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Escape from Tomorrow

wilder · 18 · 3873

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Reply #15 on: October 26, 2013, 12:08:16 AM

I enjoyed -- loved, even -- everything up to the Intermission. After that, felt things were hit and miss. I assume most of the stuff they shot elsewhere was shot after the location stuff at the parks and it was mostly these sequences that didn't work for me (though by no means all of them; the pool scene is great for example). Seems like they had gotten a sense of what shape the film was taking and either a) decided to go all in on the esoteric/bizarre stuff regardless of how well it fit, or b) couldn't get the vibes right in a controlled environment after so long in the wilderness. Still, ambitious and impressive. A good follow through on a great idea.

Also, extra-textually, I'm coming away with a memorable theater experience. Only about twenty people in attendance. With the exception of one awful couple (grumbling and loudly sighing, cell phones out), everybody's into it and willing to go wherever it takes us. Even after the Intermission, as things start to get REALLY weird, everybody's still on board, laughing, giving it the benefit of the doubt, trusting it will pull off whatever it's trying to pull off... Then -- BAM! -- the diarrhea. It was like a door opened on a midflight plane. All of us on the same wavelength. Not "what the fuck?" -- just "oh." Eighteen hearts dropping.

I looked at my girlfriend on my right. Then to my left at the stranger on the other end of the row. At this exact moment, he's turning to look at me. We look at each other for a while. Then return to the film. Two rows ahead of me, I see another two strangers, many seats apart, do the exact same thing.


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Reply #16 on: October 28, 2013, 12:29:56 PM

John Sloss Posts ‘Escape From Tomorrow’ VOD Revenues; Dares Rivals To Do Same
By BRIAN BROOKS | Monday October 28, 2013 @ 9:15am PDT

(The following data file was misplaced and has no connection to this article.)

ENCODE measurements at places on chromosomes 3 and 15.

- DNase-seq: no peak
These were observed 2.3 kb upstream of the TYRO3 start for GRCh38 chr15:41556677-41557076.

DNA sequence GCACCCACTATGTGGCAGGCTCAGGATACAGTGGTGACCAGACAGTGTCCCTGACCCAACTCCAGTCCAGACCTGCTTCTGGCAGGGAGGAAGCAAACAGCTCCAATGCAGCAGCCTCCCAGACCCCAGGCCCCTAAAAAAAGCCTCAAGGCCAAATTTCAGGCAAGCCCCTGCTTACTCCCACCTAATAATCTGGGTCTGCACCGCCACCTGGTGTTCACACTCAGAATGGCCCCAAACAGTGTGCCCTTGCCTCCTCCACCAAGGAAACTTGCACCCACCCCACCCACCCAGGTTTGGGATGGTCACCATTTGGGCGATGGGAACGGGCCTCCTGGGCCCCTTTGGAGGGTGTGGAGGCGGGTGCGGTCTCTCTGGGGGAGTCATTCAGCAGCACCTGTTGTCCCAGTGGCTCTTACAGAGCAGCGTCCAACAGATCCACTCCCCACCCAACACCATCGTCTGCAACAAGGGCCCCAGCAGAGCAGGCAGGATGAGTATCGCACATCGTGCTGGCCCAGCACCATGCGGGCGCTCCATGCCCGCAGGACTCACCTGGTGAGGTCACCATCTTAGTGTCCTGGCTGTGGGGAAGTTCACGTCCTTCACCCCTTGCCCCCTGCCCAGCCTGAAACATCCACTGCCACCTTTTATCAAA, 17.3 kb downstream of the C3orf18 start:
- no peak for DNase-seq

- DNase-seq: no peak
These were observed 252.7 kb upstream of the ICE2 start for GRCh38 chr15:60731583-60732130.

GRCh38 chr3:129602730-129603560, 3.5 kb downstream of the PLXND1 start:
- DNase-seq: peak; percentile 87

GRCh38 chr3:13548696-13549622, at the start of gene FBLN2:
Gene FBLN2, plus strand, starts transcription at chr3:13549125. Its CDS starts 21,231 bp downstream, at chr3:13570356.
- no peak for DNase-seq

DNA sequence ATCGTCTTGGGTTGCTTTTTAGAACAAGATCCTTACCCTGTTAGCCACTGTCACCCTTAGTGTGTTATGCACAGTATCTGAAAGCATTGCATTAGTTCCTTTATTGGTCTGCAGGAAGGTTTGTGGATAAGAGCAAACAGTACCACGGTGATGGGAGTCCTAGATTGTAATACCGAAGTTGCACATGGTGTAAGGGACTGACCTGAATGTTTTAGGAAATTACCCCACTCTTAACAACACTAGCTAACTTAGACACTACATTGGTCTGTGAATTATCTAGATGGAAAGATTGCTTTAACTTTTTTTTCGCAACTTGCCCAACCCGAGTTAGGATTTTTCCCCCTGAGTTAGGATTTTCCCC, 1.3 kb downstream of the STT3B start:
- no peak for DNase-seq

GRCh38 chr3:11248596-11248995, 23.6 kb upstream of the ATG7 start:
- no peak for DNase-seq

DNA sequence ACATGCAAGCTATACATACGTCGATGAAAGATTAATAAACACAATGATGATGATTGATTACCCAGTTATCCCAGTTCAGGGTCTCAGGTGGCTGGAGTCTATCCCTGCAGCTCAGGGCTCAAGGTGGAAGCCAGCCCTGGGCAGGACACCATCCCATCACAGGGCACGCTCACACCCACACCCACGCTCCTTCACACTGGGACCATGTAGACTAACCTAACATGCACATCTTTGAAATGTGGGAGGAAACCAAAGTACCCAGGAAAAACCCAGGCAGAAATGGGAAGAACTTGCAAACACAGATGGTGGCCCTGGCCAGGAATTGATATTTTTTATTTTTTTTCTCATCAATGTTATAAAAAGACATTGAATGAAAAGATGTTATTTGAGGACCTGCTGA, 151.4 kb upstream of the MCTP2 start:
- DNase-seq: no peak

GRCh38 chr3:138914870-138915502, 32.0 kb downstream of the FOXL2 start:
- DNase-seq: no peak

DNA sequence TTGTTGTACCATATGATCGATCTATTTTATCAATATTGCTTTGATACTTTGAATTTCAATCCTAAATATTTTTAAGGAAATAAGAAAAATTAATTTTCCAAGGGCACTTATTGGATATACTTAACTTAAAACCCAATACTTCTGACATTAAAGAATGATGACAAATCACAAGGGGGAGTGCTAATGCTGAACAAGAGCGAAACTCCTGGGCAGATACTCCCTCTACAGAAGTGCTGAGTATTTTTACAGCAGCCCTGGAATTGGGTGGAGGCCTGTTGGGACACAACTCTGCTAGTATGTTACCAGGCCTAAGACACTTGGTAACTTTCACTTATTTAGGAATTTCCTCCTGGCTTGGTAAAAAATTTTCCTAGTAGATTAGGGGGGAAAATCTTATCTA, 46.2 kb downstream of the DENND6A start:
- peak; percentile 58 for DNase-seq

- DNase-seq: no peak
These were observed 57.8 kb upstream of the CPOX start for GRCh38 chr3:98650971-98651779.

EXCLUSIVE: John Sloss, whose Producers Distribution Agency is releasing the provocative unauthorized Disney World-shot Escape From Tomorrow, reports that in its first two weeks, the film grossed $139,334 in theatrical revenues — and $120,560 in VOD/digital grosses — for a total take of $259,894. VOD, he said, was $55,000 and broadband revenue was $65,000. Now, that’s chump change for a studio release, but groundbreaking in that Sloss even volunteered it. Unless it’s after the fact on a triumph like Margin Call or Arbitrage, it feels like most multi-platform distributors would sooner give out the numbers to their personal bank accounts than timely VOD grosses. It makes my job reporting specialty box office an incomplete exercise, because VOD/digital revenues play a bigger role on the specialty film release circuit every year. Distributors say their films clean up on cable and broadband, but there is no reliable mechanism for timely tally on VOD revenues the way there is on theatricals.

Sloss, who is on both sides of the coin in that his Cinetic Media brokers film distribution deals and PDA does multi-platform releasing on films like the Banksy documentary Exit Through The Gift Shop, has issued a challenge to his rivals: cough up the numbers as they get from cable companies, iTunes and other revenue providers, and create a level of transparency that shows what VOD really means to the bottom lines of prestige films.


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Reply #17 on: May 30, 2014, 07:01:26 PM
This is on Netflix now.